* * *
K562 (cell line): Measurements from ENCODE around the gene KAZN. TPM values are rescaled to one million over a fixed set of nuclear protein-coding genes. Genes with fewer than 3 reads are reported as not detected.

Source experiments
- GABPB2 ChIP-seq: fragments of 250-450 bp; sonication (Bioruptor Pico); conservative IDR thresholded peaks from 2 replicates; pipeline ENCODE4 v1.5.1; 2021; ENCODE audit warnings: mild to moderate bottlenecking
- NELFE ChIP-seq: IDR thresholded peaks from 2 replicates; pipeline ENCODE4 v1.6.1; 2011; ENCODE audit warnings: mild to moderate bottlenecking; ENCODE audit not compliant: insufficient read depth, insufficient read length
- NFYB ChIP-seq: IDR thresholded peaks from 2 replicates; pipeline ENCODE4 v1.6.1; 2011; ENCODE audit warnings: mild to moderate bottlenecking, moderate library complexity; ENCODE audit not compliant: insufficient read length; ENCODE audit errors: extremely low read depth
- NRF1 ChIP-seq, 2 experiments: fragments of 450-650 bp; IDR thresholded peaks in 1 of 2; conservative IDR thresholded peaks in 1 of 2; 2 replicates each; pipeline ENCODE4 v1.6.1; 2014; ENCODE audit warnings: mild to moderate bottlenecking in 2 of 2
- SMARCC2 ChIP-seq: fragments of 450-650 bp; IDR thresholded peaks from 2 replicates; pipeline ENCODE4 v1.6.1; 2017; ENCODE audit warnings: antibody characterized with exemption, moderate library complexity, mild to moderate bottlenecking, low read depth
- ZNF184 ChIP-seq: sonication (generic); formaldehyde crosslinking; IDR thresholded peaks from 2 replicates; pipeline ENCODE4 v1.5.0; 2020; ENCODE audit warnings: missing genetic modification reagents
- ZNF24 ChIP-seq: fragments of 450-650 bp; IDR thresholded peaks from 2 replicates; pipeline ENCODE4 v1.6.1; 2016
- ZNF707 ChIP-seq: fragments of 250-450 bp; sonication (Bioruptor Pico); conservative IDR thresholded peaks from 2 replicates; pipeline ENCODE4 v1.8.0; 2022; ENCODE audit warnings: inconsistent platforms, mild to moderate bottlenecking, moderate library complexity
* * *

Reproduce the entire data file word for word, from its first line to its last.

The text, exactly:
K562 (cell line): Measurements from ENCODE around the gene KAZN. TPM values are rescaled to one million over a fixed set of nuclear protein-coding genes. Genes with fewer than 3 reads are reported as not detected.

Source experiments
- GABPB2 ChIP-seq: fragments of 250-450 bp; sonication (Bioruptor Pico); conservative IDR thresholded peaks from 2 replicates; pipeline ENCODE4 v1.5.1; 2021; ENCODE audit warnings: mild to moderate bottlenecking
- NELFE ChIP-seq: IDR thresholded peaks from 2 replicates; pipeline ENCODE4 v1.6.1; 2011; ENCODE audit warnings: mild to moderate bottlenecking; ENCODE audit not compliant: insufficient read depth, insufficient read length
- NFYB ChIP-seq: IDR thresholded peaks from 2 replicates; pipeline ENCODE4 v1.6.1; 2011; ENCODE audit warnings: mild to moderate bottlenecking, moderate library complexity; ENCODE audit not compliant: insufficient read length; ENCODE audit errors: extremely low read depth
- NRF1 ChIP-seq, 2 experiments: fragments of 450-650 bp; IDR thresholded peaks in 1 of 2; conservative IDR thresholded peaks in 1 of 2; 2 replicates each; pipeline ENCODE4 v1.6.1; 2014; ENCODE audit warnings: mild to moderate bottlenecking in 2 of 2
- SMARCC2 ChIP-seq: fragments of 450-650 bp; IDR thresholded peaks from 2 replicates; pipeline ENCODE4 v1.6.1; 2017; ENCODE audit warnings: antibody characterized with exemption, moderate library complexity, mild to moderate bottlenecking, low read depth
- ZNF184 ChIP-seq: sonication (generic); formaldehyde crosslinking; IDR thresholded peaks from 2 replicates; pipeline ENCODE4 v1.5.0; 2020; ENCODE audit warnings: missing genetic modification reagents
- ZNF24 ChIP-seq: fragments of 450-650 bp; IDR thresholded peaks from 2 replicates; pipeline ENCODE4 v1.6.1; 2016
- ZNF707 ChIP-seq: fragments of 250-450 bp; sonication (Bioruptor Pico); conservative IDR thresholded peaks from 2 replicates; pipeline ENCODE4 v1.8.0; 2022; ENCODE audit warnings: inconsistent platforms, mild to moderate bottlenecking, moderate library complexity